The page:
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Discussion Starter · #1 ·
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Have you guys ever seen this before? The fluid I use is RBF 600 and new fluid was recenqtly flushed through the all the hydrolic lines. We went on a 500km ride last Saturday, canyon riding. For most of it we were going pretty hard and I cooked the clutch fluid.
I have always seemed to require flushing the clutch line more frequently then the brakes when the fluid starts getting dirty. But this time, **** me, I killed it in 600km.

So now its got me wondering if a quality aftermarket slave cylinder would be worth getting
(FYI, the rear brake is still working perfectly.)
 

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How would that fluid be getting cooked? Engine heat in that area doesn't seem like it would be near high enough to affected RBF 600 (assuming they aren't bs'ing the specs).

Curious how an aftermarket slave cylinder would help, though. If it is heat, it's still going to get just as hot, right?
 

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Discussion Starter · #3 · (Edited)
I know, thats what can't figure out. Maybe the constant heat from the crank case and heat transfer from the clutch rod is hot enough and long enough duration to cause the fluid to age prematurely. Or perhaps there is something wrong with the slave cylinder. I dont know, hence why I'm throwing out there. I have read that motorcycle oil can reach temps of 350⁰ F.

I was thinking a quality aftermarket slave maybe better insulated from the heat.
 

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A couple of things, Your fluid is not getting 'burnt' by heat, brake and clutch fluid can withstand way more heat than the engine can stand, your engine would probably seize before you 'cooked' the fluid. I've seen disk brakes on race cars glowing red at the track. brakes still work.

As Lee said, the black is a result of black rubber components, seals can wear and not leak, the line from reservoir to slave is black rubber, etc. etc.
Just the tiniest amount turns the fluid black.

'Is an aftermarket slave better?'
The stock slave is aluminum, normal, slight wear in piston and seals produces black residue, (wet sand a piece of aluminum, the water goes black.)
Some say the fluid lasts longer with aftermarket slave cylinder, that's because they use anodised aluminum, does not produce black residue with normal wear and have better quality seals etc. Vitron seals/o'rings are usually green or blue.

Clutches have a full range of movement which pushes the fluid back up into reservoir, unlike brakes which have tiny range of movement. Hence the clutch fluid mixes more than brakes.

The 1200 clutch design uses a sectioned pushrod to prevent spinning against slave, but as said, still not enough heat to burn the fluid.

It's actually quite normal for clutch fluid on a bike to go black quickly and nothing to really worry about, except of course, it looks bad.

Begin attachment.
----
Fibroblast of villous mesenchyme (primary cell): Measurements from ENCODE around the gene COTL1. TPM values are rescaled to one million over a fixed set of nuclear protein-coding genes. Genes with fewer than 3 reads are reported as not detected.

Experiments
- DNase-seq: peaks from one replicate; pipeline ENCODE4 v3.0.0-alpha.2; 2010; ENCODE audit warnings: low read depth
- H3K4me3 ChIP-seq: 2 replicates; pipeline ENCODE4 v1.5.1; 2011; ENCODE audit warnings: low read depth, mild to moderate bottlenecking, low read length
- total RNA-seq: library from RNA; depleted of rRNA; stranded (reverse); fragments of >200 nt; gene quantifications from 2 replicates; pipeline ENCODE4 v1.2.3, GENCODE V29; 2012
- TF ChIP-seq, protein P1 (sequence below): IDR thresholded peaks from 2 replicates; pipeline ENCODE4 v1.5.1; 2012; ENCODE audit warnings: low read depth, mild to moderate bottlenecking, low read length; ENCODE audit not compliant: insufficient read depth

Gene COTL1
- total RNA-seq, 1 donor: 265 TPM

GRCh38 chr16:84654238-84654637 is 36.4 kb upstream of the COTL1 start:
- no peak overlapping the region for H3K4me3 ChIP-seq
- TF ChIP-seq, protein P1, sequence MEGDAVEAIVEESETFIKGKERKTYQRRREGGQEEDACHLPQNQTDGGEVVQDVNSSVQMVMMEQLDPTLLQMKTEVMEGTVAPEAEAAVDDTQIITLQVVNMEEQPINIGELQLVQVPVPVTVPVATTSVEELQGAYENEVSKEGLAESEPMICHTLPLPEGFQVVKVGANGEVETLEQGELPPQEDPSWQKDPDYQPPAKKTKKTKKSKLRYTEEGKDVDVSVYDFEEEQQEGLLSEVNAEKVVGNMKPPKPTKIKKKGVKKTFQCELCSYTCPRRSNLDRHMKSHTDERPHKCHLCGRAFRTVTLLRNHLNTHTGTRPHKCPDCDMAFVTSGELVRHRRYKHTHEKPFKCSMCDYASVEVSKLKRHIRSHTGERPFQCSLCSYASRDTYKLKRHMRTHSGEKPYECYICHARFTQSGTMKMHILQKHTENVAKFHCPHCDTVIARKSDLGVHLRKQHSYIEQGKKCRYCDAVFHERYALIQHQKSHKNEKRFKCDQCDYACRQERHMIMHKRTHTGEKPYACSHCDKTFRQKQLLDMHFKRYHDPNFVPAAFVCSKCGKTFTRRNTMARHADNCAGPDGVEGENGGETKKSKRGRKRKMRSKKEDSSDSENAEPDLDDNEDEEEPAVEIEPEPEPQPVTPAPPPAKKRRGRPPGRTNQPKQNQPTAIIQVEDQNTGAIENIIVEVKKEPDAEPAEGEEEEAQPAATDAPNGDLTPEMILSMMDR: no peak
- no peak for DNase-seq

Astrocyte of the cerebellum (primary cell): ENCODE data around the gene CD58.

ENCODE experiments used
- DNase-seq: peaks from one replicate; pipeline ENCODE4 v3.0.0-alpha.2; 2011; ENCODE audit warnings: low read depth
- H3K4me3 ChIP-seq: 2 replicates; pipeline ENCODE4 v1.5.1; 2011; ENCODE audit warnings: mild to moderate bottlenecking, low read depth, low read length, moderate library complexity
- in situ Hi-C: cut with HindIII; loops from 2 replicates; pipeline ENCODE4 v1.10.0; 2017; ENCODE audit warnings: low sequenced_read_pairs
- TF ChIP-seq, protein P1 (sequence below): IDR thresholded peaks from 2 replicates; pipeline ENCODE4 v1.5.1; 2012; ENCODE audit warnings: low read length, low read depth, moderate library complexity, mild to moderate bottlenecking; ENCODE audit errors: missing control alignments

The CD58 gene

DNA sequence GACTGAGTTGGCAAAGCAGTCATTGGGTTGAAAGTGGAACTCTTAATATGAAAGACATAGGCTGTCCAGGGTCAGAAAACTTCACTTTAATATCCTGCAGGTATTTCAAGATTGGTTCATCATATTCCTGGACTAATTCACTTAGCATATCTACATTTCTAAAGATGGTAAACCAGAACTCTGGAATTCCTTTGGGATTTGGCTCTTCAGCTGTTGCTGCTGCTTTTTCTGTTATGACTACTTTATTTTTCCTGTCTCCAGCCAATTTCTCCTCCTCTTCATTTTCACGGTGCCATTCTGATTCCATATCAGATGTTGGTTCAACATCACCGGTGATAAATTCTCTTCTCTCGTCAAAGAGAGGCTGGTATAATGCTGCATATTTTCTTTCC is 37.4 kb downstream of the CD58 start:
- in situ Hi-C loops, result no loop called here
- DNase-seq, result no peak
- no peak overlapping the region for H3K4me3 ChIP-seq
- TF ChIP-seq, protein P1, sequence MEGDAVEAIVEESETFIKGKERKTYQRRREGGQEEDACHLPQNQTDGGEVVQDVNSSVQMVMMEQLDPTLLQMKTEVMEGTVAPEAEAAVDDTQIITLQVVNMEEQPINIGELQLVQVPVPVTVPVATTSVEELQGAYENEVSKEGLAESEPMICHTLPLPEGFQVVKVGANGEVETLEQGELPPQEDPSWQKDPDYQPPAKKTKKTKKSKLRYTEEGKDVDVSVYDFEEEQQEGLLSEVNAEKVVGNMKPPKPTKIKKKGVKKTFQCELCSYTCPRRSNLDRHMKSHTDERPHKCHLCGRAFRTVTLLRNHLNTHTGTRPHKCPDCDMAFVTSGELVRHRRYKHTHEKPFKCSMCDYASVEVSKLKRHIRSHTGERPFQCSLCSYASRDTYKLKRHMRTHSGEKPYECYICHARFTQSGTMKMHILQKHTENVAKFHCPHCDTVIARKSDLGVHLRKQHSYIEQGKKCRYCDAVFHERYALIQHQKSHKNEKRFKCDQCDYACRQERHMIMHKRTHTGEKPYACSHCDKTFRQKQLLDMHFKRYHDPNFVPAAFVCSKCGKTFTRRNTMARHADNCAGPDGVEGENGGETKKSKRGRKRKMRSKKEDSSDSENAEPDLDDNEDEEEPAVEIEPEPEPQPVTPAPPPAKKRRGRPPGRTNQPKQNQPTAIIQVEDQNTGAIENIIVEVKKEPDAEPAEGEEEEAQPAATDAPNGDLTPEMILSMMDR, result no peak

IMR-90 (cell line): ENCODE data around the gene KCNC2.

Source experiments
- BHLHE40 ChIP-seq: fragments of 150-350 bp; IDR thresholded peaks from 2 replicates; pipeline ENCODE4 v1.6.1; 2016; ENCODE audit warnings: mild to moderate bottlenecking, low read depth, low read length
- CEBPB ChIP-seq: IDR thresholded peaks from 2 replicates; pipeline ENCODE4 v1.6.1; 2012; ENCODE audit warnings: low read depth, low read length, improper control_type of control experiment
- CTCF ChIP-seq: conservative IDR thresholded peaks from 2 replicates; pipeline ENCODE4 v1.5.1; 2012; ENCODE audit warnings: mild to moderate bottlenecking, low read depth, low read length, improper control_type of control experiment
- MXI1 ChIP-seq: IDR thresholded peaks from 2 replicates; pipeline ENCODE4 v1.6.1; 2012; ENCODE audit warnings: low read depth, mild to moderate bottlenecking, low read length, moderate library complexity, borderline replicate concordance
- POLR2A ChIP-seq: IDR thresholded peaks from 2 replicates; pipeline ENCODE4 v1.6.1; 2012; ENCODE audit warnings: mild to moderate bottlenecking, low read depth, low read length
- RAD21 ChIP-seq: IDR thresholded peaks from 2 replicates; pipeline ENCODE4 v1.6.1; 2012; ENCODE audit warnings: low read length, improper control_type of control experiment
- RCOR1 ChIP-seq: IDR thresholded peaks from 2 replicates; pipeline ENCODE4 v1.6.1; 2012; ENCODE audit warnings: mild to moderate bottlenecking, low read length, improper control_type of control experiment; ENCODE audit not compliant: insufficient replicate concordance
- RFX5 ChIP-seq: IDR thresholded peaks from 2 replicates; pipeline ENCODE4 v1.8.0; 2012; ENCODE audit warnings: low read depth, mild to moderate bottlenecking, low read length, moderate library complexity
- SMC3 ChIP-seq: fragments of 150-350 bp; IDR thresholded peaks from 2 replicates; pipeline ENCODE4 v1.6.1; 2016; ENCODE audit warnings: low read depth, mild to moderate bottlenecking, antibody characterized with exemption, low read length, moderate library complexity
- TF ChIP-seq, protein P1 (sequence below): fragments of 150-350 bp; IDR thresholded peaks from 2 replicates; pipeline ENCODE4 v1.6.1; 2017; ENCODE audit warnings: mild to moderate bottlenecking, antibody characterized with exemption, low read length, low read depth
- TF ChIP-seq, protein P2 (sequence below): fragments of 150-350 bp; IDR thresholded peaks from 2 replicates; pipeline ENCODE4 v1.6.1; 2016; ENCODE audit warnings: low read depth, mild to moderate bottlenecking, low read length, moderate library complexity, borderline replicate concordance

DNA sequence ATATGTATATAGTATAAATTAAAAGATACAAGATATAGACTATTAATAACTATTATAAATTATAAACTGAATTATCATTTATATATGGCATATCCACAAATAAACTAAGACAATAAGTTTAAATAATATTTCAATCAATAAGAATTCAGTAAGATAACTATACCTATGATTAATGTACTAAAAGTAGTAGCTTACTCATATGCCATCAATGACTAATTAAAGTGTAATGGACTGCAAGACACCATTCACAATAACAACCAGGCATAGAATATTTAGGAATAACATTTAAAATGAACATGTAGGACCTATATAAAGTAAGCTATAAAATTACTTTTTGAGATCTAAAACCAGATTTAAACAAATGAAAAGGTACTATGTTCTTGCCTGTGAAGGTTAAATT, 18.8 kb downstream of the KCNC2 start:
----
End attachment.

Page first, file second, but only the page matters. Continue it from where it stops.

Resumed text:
My clutch fluid has been black for a couple of years with no bad effects, might get inspired to change it soon.
 

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Discussion Starter · #11 ·
A couple of things, Your fluid is not getting 'burnt' by heat, brake and clutch fluid can withstand way more heat than the engine can stand, your engine would probably seize before you 'cooked' the fluid. I've seen disk brakes on race cars glowing red at the track. brakes still work.

As Lee said, the black is a result of black rubber components, seals can wear and not leak, the line from reservoir to slave is black rubber, etc. etc.

'Is an aftermarket slave better?'
The stock slave is aluminum, normal, slight wear in piston and seals produces black residue, (wet sand a piece of aluminum, the water goes black.)
Some say the fluid lasts longer with aftermarket slave cylinder, that's because they use anodised aluminum, does not produce black residue with normal wear and have better quality seals etc. Vitron seals/o'rings are usually green or blue.

Clutches have a full range of movement which pushes the fluid back up into reservoir, unlike brakes which have tiny range of movement. Hence the clutch fluid mixes more than brakes.

The 1200 clutch design uses a sectioned pushrod to prevent spinning against slave, but as said, still not enough heat to burn the fluid.

It's actually quite normal for clutch fluid on a bike to go black quickly and nothing to really worry about, except of course, it looks bad.

My clutch fluid has been black for a couple of years with no bad effects, might get inspired to change it soon.
Thanks Rossi, that was very informative 👍👊👊
 

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Discussion Starter · #12 ·
Update: went for a short ride and the clutch was fading while waiting at the red lights. Apon arriving home, there was a fluid leaking from the slave cylinder. We all know what that means. Seals have deteriorated.
I'll let the bike cool then strip of the slave and get the seals replaced during the week.

Thanks for all your help guys and gals 🤟🤟
 

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Discussion Starter · #17 · (Edited)
So this week I learnt that the slave cylinder on my bike is not rebuildable.
That the genuine Ducati slave cylinder have been known to fail often.
Oberon, have a good reputation, and Ducabike and a few other brands are stupidity over price and look too bling for my liking.

I ordered myself a Oberon in titanium, along with 2 new o-rings for the pushrod. I installed them this afternoon. Love the look of the Oberon. Neat and clean, and the colour doesn't stand out like dogs balls
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